As the second Phase of the European market begins its second year, it’s starting to have the same familiar smell of Phase 1. Ok, today we’re not that far along – the European carbon allowance is down only some 65% from its peak, and what was €30 is now meandering under €10. What does it mean? Coal to gas switches will go the other way – buy cheap coal and cheap allowances and you’ve got an economic winner that doesn’t put money in Putin’s pocket. Wind development in Europe will finally slow. Carbon capture and storage plans are being shelved. Emission credits from developing countries – the kinds that EcoSecurities specialize in, have followed the same price trajectory. With the prices so low, people are reconsidering the financial viability of investments to lower emissions and in some cases, stopping projects altogether and tearing up contracts. Banks who bought forward emission rights at €15 are deeply underwater in yet another new and inexplicable market. The net result is that certain hydro projects in China are unlikely to get financed, smelter efficiency upgrades in South Africa will go back to the drawing board and landfills in Brazil will keep bleeding uncontrolled methane into the atmosphere.

Bottom line is if you want any kind of emissions mitigation in the developing world, you better hope for some kind of price recovery in the carbon market. And soon.“Cratering the Carbon Market – The Sequel “- will of course give critics of emission trading another opportunity to trot out their arguments that trading doesn’t work and the only way to control emissions properly is via a tax. I might give some credence to that argument – if the price crash in the two periods was created by remotely the same thing. Well, on a macro level, of course it was – imbalance of supply and demand – but here’s where it gets tricky. Phase 1 was caused by too much supply, when EU governments failed to set individual emission caps at the right level, having been convinced by their industries that “just a little more” wouldn’t hurt anybody. Conversely, the Phase 2 retreat has been caused by an unprecedented free fall in demand, when European industry followed Wall Street and the rest of the world into economic strangulation and basically went on vacation, just waiting for somebody, somewhere to order something. In latter 2008, steel production in Germany dropped 30%, thermal electricity in Spain more than 20%, auto production in the UK virtually ground to a halt. Hey, if China’s industrial production dropped double digits in response to the crisis, what the heck do you think Europe – not exactly known as the most cost effective place to do business in the first place – is going to do?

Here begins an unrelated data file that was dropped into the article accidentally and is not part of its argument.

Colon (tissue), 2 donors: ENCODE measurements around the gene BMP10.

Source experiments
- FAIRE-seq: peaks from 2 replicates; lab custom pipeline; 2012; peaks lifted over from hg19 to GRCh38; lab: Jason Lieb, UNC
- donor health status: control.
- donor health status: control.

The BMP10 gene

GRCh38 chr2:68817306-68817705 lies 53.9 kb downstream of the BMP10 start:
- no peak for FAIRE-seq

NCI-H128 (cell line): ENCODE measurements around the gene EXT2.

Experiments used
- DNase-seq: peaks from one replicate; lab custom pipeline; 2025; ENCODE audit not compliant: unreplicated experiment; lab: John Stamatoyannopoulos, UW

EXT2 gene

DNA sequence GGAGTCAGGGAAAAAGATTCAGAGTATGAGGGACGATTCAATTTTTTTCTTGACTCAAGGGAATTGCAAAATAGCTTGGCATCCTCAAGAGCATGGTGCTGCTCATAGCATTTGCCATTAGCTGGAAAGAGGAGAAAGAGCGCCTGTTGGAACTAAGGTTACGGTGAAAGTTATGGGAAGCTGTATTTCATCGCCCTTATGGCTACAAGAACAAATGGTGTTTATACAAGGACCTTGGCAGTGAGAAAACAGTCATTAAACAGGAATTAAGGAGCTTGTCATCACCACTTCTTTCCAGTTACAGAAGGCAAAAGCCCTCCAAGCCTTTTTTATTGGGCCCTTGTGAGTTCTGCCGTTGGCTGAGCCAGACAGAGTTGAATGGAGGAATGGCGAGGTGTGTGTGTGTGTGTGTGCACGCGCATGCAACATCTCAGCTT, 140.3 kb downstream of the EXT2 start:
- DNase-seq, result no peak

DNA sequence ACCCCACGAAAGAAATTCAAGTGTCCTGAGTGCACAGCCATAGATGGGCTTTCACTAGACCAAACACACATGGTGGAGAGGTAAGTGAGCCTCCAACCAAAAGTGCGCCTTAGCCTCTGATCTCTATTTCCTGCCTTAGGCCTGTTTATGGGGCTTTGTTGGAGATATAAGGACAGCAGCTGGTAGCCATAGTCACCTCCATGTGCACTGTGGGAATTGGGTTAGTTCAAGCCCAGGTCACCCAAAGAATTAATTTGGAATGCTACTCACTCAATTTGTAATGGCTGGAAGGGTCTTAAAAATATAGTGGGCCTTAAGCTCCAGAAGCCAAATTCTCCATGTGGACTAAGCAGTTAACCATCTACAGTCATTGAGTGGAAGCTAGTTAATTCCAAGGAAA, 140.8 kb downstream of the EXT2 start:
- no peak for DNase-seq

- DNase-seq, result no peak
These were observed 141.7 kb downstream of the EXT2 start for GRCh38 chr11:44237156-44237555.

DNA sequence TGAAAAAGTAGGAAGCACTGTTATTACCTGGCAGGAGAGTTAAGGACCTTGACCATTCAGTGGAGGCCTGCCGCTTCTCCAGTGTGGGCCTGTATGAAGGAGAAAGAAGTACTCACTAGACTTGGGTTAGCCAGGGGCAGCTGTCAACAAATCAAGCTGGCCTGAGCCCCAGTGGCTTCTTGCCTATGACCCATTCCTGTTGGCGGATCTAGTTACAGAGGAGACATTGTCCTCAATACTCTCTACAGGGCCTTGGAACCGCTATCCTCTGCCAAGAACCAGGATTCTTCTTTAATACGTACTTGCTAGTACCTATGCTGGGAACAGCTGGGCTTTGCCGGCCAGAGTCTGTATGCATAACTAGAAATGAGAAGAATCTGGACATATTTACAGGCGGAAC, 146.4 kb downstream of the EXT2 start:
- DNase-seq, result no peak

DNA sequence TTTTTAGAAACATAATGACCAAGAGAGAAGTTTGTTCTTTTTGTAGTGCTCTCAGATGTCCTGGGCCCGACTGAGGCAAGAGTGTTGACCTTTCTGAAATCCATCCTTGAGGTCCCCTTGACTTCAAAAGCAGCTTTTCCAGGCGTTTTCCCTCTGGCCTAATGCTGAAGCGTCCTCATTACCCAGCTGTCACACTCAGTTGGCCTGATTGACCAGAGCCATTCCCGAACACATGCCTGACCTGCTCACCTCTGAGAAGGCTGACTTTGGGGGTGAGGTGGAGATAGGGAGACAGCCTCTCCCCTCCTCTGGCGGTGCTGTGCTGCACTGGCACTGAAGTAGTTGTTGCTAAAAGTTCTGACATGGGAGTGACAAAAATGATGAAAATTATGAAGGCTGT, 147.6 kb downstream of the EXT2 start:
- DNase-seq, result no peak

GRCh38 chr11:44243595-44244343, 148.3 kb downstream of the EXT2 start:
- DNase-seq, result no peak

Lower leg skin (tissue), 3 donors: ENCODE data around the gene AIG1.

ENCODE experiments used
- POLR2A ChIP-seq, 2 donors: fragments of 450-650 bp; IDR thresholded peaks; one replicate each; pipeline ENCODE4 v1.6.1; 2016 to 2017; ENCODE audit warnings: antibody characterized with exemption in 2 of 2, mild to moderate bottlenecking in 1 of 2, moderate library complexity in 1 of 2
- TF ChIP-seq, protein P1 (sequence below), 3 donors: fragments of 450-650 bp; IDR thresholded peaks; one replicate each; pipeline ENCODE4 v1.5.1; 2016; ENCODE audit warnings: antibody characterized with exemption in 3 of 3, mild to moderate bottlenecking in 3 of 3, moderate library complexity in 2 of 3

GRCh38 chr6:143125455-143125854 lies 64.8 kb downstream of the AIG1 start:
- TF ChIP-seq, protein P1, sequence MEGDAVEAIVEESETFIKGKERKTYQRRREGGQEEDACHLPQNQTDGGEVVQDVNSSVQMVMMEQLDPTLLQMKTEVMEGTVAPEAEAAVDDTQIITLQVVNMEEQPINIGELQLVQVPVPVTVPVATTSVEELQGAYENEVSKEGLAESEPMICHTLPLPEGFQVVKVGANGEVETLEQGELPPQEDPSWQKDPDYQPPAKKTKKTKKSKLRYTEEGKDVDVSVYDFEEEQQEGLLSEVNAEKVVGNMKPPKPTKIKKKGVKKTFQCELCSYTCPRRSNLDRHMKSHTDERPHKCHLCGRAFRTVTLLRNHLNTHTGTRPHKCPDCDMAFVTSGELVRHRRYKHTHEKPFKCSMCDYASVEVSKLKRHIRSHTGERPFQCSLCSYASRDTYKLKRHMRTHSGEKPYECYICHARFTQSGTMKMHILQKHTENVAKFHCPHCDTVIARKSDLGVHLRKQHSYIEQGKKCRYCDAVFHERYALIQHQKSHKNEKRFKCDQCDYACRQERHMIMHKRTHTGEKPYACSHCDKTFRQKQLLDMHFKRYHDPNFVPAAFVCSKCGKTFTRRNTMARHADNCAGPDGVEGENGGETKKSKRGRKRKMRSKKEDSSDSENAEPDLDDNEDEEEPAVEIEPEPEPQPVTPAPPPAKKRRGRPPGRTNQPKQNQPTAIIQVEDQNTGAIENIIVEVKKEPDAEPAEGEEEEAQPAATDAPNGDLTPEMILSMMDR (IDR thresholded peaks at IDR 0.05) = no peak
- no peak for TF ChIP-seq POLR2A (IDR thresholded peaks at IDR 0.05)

Same thing, some will say – it shows that the market that emissions trading can’t work, that it’s just a shell game foisted upon public policy by a financial sector always looking to create new markets and products. Carbon tax , they say, that’s far more transparent, fairer, effective, can’t be gamed. Just one problem – it simply doesn’t reduce emissions. Unless you get so draconian as to be politically suicidal – not a common condition among our elected leaders. Sweden has had $100 plus carbon taxes for nearly two decades and emissions are down just a tiny fraction in that time. Other carbon taxes in Europe at best have managed to halt emissions rise. And here in the US, you can consider the de facto carbon tax of $200 a ton we managed to layer into the gasoline supply system in 2007 and 2008 while oil climbed to nearly $150 bucks a barrel. Yep, a hundred gallons of gas emit a ton of CO2 – so when you move a gallon of gas a buck, it’s costing you another hundred dollars to emit a ton of CO2. And we barely moved the needle on consumption when all of a sudden we were paying $4-5 a gallon. If ExxonMobil is out there advocating a carbon tax – as they reportedly are – my bet is that their research shows that this is the best way to not impact their sales. Plus they know that in American politics, asking for a tax is about the best way to make sure that nothing happens If you want to reduce emissions, you simply have to cap emissions on as big a part of the economy as you can swallow, stick to the cap and keep ratcheting the cap down. Over decades, not years.

What the small EU experiment has shown – and yes, covering some 6% of global emissions means it’s small – is that there probably is a role for a central emissions bank to tweak emissions rights supply during extreme economic dislocation. Probably not quite as needed on the top end of the market (where emission credits and domestic abatement can mitigate price spikes), but there could be a role there as well, particularly if the Clean Development Mechanism (CDM) continues to underdeliver because of bureaucratic morass, even in bullish economic periods when emission reductions are highly valued.